THE vogue of a doctrine depends more upon the will to believe than upon the intellectual conviction which it carries. The famous doctrine of "the biological necessity of war" has recently lost some of its former popularity. At the moment men are no longer disposed to look for a scientific justification of warfare. It is doubtful, however, whether the unsoundness of the doctrine is better understood now than formerly. Indeed the obvious conclusion to draw from the nature of the struggle for existence, as popularly understood, is that contest is in the nature of things. Warfare is only the name for human contests, so the argument runs, and warfare is therefore inevitable. Men may not draw that conclusion now, but this is not because they regard it as erroneous but because they shut their eyes to the whole matter. The day may dawn when the generalization will again have an appeal. It is nevertheless a false generalization and the more widely this is understood the less possible will it become to find so-called scientific excuses for war.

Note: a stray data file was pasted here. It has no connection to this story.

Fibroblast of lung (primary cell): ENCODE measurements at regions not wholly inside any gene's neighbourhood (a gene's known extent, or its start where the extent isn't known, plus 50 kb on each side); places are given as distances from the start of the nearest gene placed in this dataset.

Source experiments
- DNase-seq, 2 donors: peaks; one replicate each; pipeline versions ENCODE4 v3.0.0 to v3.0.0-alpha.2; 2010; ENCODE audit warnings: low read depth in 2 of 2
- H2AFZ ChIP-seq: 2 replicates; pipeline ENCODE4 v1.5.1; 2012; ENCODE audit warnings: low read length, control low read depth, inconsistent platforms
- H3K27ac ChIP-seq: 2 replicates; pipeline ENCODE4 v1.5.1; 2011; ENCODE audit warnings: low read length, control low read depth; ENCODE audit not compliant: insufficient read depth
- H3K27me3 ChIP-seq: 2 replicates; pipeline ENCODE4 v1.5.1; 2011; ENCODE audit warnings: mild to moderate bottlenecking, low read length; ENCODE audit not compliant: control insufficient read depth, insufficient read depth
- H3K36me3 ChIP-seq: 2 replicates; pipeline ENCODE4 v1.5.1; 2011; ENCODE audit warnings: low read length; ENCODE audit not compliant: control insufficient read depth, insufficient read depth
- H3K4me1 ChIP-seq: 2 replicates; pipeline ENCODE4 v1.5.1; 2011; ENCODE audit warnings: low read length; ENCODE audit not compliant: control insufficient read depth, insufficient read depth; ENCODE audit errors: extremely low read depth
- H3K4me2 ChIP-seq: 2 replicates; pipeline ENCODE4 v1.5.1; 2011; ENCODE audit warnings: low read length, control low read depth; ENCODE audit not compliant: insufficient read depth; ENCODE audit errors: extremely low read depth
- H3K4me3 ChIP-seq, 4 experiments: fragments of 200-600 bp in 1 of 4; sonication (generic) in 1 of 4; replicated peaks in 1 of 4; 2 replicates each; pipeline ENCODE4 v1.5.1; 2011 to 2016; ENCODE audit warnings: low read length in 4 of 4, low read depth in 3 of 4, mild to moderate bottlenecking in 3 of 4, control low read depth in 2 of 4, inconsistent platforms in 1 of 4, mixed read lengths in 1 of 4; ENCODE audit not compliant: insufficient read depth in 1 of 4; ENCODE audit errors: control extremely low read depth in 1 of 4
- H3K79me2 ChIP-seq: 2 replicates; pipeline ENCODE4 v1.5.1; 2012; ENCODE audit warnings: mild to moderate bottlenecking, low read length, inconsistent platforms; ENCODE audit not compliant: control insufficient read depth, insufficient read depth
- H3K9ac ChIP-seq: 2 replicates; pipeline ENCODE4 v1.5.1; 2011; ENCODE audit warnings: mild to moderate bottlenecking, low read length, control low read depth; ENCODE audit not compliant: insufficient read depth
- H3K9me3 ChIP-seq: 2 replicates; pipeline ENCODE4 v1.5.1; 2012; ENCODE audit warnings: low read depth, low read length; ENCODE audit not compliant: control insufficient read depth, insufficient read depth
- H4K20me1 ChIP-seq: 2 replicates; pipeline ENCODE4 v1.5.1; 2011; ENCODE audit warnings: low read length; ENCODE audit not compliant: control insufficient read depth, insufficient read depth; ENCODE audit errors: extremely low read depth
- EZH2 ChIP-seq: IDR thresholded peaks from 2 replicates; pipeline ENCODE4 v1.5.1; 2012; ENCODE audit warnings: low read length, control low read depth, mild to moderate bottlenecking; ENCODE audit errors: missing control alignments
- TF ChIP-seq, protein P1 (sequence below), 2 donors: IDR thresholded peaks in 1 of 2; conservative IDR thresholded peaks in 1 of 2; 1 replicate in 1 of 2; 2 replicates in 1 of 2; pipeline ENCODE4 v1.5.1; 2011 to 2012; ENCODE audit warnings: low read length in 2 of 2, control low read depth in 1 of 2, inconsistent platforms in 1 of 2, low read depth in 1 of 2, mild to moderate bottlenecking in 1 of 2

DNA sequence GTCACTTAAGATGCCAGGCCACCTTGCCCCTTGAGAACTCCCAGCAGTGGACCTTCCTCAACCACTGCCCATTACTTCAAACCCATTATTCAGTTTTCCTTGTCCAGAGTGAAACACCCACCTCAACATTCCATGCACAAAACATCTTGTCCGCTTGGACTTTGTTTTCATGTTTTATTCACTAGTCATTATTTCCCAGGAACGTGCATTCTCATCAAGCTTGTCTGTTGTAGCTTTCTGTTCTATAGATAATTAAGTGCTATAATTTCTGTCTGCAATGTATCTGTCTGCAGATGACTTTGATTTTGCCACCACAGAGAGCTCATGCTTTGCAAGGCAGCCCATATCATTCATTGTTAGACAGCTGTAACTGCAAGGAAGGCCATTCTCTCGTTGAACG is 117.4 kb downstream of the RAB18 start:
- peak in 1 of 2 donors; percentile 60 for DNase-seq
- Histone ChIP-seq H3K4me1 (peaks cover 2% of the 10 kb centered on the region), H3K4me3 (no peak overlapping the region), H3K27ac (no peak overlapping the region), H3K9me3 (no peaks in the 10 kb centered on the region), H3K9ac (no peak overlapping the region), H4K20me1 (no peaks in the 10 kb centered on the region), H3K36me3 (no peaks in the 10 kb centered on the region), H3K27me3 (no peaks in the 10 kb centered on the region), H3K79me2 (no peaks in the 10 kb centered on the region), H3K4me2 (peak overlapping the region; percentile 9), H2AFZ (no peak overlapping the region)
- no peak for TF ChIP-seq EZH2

A good example of the form which this doctrine has taken is found in a passage from von Bernhardi. "Wherever we look in nature," he wrote, "we find that war is a fundamental law of development. This great verity, which has been recognised in past ages, has been convincingly demonstrated in modern times by Charles Darwin. He proved that nature is ruled by an increasing struggle for existence, by the right of the stronger, and that this struggle in its apparent cruelty brings about a selection eliminating the weak and the unwholesome." In this passage there are two assertions. The first is that war is in the nature of things. The second is that in the long run war promotes the welfare of mankind. Let us examine these assertions in turn.
It is doubtful whether the first assertion would have ever been made, in any case in this positive form, had it not been
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